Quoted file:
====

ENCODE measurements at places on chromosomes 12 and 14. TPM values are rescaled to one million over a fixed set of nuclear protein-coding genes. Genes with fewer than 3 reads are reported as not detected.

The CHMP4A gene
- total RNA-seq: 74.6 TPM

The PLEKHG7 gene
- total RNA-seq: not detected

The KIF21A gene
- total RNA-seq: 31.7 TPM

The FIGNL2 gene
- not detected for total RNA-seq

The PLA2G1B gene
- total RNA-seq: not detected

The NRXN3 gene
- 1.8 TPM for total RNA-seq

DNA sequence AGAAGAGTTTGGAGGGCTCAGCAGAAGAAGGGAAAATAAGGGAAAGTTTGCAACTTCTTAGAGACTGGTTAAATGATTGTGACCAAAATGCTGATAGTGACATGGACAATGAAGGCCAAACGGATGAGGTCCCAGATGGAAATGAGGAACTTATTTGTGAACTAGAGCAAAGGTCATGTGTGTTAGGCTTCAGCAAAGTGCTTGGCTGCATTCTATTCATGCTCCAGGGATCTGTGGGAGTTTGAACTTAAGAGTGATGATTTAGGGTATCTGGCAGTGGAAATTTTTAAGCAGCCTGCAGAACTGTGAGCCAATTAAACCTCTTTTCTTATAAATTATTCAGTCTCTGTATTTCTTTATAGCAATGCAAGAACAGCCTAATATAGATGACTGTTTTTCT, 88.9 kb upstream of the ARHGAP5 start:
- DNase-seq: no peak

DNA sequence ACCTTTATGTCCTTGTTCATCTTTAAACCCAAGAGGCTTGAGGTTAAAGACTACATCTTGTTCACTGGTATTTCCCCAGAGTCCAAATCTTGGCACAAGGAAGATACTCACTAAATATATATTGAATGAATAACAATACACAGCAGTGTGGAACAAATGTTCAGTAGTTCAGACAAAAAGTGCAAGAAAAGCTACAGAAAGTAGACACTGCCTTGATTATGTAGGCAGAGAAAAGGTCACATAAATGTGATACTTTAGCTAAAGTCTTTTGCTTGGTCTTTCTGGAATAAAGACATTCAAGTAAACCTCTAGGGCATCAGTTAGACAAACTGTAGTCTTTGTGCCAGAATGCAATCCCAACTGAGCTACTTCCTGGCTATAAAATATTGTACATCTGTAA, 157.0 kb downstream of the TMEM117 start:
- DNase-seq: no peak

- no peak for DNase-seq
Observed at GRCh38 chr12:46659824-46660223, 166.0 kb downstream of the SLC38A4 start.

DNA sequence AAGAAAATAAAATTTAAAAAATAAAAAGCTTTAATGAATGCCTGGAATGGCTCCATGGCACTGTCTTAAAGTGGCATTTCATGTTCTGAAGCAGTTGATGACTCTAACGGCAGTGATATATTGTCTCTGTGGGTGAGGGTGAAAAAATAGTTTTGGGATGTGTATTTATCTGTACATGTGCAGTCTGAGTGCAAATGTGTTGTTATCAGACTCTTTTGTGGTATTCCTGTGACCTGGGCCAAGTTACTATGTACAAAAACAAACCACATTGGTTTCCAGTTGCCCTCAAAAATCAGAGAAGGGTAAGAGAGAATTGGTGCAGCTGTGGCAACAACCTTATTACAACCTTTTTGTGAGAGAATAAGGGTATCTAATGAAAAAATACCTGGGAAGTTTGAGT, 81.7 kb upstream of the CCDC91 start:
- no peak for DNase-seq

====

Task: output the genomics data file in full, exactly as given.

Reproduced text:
ENCODE measurements at places on chromosomes 12 and 14. TPM values are rescaled to one million over a fixed set of nuclear protein-coding genes. Genes with fewer than 3 reads are reported as not detected.

The CHMP4A gene
- total RNA-seq: 74.6 TPM

The PLEKHG7 gene
- total RNA-seq: not detected

The KIF21A gene
- total RNA-seq: 31.7 TPM

The FIGNL2 gene
- not detected for total RNA-seq

The PLA2G1B gene
- total RNA-seq: not detected

The NRXN3 gene
- 1.8 TPM for total RNA-seq

DNA sequence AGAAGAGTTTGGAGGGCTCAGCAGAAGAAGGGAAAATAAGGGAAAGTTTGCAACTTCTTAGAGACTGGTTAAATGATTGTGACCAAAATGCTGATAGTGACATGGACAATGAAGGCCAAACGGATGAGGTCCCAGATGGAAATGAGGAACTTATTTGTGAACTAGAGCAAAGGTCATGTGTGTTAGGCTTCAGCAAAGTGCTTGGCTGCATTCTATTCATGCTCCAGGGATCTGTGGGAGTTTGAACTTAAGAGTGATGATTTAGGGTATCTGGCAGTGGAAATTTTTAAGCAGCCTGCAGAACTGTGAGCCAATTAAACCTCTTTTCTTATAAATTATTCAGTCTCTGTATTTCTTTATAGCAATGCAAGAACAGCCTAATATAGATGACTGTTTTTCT, 88.9 kb upstream of the ARHGAP5 start:
- DNase-seq: no peak

DNA sequence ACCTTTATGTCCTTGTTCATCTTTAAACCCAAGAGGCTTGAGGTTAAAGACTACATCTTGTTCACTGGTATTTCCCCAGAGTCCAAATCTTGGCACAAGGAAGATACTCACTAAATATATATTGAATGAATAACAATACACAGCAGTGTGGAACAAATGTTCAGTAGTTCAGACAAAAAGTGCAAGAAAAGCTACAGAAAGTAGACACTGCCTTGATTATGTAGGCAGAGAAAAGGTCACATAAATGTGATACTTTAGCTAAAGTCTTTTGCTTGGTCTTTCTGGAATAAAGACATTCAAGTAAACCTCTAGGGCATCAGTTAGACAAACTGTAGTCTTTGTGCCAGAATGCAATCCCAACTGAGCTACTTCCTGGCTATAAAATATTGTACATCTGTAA, 157.0 kb downstream of the TMEM117 start:
- DNase-seq: no peak

- no peak for DNase-seq
Observed at GRCh38 chr12:46659824-46660223, 166.0 kb downstream of the SLC38A4 start.

DNA sequence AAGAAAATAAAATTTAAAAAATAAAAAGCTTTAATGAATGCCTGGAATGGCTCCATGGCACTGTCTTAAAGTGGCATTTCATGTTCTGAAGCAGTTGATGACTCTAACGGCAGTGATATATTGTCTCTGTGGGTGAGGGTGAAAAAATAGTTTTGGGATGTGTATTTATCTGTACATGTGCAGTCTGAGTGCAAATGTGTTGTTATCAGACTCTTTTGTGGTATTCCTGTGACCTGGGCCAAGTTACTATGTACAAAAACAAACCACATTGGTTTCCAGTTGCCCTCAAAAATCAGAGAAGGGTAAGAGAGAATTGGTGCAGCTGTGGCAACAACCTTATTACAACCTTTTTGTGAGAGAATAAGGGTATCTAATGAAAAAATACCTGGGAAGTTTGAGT, 81.7 kb upstream of the CCDC91 start:
- no peak for DNase-seq